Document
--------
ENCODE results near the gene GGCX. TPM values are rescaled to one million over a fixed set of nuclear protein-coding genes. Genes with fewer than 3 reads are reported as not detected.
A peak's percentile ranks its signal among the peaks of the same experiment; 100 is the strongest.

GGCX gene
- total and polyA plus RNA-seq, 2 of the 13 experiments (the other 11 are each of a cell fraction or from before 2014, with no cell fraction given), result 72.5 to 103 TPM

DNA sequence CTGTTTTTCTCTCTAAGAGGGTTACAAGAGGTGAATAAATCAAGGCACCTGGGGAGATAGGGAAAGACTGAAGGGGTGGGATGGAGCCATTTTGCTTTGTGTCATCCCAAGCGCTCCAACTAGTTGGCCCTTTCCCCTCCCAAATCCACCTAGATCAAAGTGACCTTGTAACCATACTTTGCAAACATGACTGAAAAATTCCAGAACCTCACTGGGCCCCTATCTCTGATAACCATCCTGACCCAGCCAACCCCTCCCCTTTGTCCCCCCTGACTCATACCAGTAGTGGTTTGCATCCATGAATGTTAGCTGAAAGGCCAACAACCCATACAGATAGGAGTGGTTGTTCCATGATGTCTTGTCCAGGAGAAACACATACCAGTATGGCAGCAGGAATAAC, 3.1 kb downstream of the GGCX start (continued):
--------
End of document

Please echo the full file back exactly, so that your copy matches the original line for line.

ENCODE results near the gene GGCX. TPM values are rescaled to one million over a fixed set of nuclear protein-coding genes. Genes with fewer than 3 reads are reported as not detected.
A peak's percentile ranks its signal among the peaks of the same experiment; 100 is the strongest.

GGCX gene
- total and polyA plus RNA-seq, 2 of the 13 experiments (the other 11 are each of a cell fraction or from before 2014, with no cell fraction given), result 72.5 to 103 TPM

DNA sequence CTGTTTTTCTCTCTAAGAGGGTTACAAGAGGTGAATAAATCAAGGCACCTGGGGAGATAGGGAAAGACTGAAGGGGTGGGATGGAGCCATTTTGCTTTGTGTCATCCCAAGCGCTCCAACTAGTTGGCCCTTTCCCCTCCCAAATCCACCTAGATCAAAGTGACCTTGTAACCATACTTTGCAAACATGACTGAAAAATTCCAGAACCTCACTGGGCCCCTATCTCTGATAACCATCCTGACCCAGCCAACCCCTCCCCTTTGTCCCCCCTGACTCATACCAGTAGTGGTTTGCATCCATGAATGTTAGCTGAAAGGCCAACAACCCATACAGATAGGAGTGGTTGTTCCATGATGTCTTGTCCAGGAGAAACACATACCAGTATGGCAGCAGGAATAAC, 3.1 kb downstream of the GGCX start (continued):